Watch how he does the work, and therefore learn how to do it yourself. A Christian man should be an apprentice to Jesus to learn the trade of a Savior. We can never save men by offering a redemption, for we have none to present; but we can learn how to save men and women by warning them to flee from the wrath to come, and setting before them the one great effective remedy. Watch how Jesus saves, and you will learn how it is done: You cannot learn it any other way. Live in fellowship with Christ, and people will notice that you have a certain demeanor about you, that seems to make you very capable to teach and to win souls.

3. A third meaning, however, must be given to this “Follow me,” and it is this: Obey me, and then you will know what to do to save men.”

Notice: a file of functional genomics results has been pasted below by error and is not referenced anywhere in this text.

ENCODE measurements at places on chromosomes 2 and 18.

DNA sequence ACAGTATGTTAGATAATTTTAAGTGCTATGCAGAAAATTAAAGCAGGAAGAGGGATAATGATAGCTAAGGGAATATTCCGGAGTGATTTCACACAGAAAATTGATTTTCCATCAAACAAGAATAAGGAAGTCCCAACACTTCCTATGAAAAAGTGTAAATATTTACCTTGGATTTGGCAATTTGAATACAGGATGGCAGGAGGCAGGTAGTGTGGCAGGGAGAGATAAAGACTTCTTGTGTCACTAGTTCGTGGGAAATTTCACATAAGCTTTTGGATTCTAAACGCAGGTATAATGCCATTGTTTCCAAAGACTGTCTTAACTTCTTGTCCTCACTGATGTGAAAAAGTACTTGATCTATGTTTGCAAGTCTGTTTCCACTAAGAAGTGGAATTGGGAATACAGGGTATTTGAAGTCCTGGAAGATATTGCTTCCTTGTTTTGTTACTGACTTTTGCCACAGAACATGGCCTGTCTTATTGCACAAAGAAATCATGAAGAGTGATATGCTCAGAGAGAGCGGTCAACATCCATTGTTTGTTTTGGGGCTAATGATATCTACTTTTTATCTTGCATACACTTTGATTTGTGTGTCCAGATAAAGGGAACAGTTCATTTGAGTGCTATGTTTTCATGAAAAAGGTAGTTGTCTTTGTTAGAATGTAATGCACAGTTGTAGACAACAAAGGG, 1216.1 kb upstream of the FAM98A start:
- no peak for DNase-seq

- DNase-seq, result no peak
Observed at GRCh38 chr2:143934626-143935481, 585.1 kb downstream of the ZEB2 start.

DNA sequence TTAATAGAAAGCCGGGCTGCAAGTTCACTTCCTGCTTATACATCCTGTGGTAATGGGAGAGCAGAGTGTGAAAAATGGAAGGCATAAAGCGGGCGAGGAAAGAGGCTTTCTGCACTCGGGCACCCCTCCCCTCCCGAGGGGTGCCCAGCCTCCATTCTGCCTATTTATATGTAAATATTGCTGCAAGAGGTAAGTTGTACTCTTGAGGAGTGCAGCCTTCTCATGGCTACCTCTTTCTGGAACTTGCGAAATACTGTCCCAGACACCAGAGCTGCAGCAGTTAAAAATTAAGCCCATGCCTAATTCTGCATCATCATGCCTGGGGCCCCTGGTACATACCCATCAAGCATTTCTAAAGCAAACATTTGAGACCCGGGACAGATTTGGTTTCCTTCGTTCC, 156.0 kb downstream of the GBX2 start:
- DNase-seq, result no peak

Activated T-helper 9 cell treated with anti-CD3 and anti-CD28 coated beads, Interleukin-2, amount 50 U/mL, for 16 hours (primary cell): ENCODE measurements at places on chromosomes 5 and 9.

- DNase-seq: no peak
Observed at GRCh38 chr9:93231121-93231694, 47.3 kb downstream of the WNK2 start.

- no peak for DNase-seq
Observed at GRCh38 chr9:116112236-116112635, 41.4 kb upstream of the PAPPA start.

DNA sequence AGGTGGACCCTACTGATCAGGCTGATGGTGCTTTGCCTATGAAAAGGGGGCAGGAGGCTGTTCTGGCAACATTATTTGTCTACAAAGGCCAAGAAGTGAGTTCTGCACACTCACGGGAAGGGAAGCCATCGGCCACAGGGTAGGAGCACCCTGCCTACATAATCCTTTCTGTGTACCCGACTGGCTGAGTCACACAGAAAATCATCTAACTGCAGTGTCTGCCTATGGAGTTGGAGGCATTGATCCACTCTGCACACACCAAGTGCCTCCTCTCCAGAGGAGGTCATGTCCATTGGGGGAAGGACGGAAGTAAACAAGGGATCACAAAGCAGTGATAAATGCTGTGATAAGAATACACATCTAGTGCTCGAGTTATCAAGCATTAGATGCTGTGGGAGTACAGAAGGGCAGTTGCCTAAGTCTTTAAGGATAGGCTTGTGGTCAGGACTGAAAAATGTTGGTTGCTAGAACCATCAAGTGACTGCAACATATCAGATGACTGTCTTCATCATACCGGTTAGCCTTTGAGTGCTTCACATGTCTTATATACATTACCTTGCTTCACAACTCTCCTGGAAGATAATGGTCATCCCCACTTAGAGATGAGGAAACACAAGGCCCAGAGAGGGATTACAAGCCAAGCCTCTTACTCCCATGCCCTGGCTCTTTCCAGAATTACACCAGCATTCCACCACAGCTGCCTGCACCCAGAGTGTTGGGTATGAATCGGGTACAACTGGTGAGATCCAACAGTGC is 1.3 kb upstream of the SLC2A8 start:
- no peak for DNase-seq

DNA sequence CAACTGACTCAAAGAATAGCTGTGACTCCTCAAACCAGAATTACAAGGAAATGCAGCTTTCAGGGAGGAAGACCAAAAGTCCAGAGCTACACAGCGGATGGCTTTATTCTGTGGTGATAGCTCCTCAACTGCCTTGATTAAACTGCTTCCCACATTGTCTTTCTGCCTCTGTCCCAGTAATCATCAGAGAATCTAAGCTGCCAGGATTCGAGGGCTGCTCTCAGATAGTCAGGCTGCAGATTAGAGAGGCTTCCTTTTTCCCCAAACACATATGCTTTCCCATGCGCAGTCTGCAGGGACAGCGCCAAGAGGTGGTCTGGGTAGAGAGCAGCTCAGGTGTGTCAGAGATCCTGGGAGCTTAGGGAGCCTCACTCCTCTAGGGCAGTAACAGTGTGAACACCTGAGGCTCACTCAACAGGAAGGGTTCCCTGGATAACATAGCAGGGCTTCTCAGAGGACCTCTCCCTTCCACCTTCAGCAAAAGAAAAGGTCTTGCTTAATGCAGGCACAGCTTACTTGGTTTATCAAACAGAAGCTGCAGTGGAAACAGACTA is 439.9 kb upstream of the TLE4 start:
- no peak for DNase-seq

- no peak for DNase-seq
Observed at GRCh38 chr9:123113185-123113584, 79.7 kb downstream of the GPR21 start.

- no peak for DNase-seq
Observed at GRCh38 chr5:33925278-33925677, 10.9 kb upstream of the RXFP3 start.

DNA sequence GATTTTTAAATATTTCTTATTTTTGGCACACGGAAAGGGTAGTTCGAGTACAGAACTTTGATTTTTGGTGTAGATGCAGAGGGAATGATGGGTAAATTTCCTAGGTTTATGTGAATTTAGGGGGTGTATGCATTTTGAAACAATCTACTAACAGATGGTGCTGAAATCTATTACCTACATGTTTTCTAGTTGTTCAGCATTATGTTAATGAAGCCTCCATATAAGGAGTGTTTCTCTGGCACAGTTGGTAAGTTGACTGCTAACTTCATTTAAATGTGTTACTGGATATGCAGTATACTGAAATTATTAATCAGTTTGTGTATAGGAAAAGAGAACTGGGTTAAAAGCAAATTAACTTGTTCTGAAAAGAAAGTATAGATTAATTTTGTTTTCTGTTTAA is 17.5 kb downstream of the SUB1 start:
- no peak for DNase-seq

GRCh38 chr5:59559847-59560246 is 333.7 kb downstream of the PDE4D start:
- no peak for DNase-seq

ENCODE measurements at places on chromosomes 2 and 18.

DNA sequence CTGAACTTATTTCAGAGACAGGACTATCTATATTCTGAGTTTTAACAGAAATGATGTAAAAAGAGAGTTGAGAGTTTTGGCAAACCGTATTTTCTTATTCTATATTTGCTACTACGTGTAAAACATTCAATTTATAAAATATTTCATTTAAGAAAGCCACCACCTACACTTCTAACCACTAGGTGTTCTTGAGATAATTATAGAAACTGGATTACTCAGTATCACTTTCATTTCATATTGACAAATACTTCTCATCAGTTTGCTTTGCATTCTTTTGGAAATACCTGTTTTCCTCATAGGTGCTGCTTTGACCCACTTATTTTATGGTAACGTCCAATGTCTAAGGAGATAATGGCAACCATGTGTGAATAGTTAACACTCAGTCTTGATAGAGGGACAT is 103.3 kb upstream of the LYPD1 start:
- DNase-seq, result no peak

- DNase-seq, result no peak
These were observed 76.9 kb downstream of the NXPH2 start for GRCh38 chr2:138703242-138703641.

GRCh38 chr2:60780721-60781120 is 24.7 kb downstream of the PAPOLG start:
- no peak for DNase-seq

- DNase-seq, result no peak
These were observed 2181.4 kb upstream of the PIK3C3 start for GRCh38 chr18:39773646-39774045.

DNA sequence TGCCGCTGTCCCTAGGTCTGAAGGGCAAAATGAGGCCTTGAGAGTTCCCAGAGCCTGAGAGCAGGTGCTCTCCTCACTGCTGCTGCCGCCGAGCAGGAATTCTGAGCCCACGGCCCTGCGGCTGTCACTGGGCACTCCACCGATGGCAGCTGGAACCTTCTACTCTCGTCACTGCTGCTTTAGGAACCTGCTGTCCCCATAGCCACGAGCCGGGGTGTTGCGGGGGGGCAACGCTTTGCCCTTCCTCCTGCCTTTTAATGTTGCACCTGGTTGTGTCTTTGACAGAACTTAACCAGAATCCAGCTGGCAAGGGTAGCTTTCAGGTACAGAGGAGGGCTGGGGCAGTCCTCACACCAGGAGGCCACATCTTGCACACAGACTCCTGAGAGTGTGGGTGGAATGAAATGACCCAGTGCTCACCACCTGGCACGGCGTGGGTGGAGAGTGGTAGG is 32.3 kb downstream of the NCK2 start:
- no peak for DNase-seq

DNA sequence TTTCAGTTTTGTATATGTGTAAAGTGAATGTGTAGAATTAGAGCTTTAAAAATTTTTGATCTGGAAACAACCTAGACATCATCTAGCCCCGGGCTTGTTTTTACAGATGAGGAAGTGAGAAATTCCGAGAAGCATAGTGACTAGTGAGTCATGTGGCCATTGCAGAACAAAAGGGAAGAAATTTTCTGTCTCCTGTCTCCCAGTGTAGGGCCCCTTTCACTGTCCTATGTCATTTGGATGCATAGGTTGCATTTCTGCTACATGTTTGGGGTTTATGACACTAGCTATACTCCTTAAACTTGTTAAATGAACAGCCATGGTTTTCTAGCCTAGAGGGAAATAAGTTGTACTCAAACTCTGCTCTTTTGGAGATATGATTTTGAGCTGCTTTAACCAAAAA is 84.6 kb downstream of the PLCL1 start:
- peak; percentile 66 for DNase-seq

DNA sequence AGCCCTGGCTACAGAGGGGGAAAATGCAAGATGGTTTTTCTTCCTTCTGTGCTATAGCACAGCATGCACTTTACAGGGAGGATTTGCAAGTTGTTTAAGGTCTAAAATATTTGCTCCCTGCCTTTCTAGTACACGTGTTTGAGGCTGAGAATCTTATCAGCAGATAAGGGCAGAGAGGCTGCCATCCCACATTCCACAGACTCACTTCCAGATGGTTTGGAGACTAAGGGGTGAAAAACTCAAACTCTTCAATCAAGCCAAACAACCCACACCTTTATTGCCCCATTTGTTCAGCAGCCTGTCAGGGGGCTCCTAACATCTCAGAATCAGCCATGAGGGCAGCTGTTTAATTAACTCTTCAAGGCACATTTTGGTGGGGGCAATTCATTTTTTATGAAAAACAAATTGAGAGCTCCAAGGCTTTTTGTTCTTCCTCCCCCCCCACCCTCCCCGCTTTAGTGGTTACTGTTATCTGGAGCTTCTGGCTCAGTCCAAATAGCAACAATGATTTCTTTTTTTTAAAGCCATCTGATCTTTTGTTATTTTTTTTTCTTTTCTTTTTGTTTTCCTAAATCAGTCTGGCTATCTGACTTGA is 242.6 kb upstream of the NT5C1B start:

We must not talk about our fellowship with Christ, or our being separated from the world unto him, unless we make him our Master and Lord in everything. Some preachers are not true to all of their convictions, so how can they look for a blessing? A Christian who wants to useful to the Lord, ought to be very particular as to every point of obedience to his Master. I have no doubt whatever that God blesses our churches even when they are somewhat flawed, for his mercy endures forever. When there is a measure of error in the teaching, and a measure of mistake in the practice, he may still consent to use the ministry, for he is very gracious. But a large measure of blessing must necessarily be withheld from all teaching, which is knowingly or glaringly faulty. God can set his seal upon the truth that is in it, but he cannot set his seal upon the error that is in it. Out of mistakes about Christian ordinances and other things, especially errors in heart and spirit, there may come evils, which we never looked for. Such evils may even now be influential on the present age, and may work worse damage on future generations. If we desire as fishers of men to be largely used of God we must copy our Lord Jesus in everything, and obey him in every point. Failure in obedience may lead to failure in success. Each one of us, if he would wish to see his child saved, or his Sunday-School class blessed, or his congregation converted, must be careful that, he is a clean instrument of the Lord. Anything we do that grieves the Spirit of God must take away from us some part of our power for good. The Lord is very gracious and compassionate; but yet he is a jealous God. He is sometimes sternly jealous towards his people who are knowingly neglecting obedience to certain of his commands, or are in associations, which are not clean in his sight. He will hinder their work, weaken their strength, and humble them until they finally say, “My Lord, I will follow you after all. I will do what you call me to do, or else you will not accept me.” The Lord said to his disciples, “Go into all the world and preach the good news to all creation. Whoever believes and is baptized will be saved” [Mark 16:15]. Now, we must get back to apostolic practice and to apostolic teaching: we must lay aside the commandments of men and the impulses of our own brains, and we must do what Christ tells us, as Christ tells us, and because Christ tells us. Definitely and distinctly, we must take the place of servants; and if we will not do that, we cannot expect our Lord to work with us and through us. Let us be determined that, as true as the compass needle is to the north pole, so true will we be, as far as our light goes, to the command of our Lord and Master.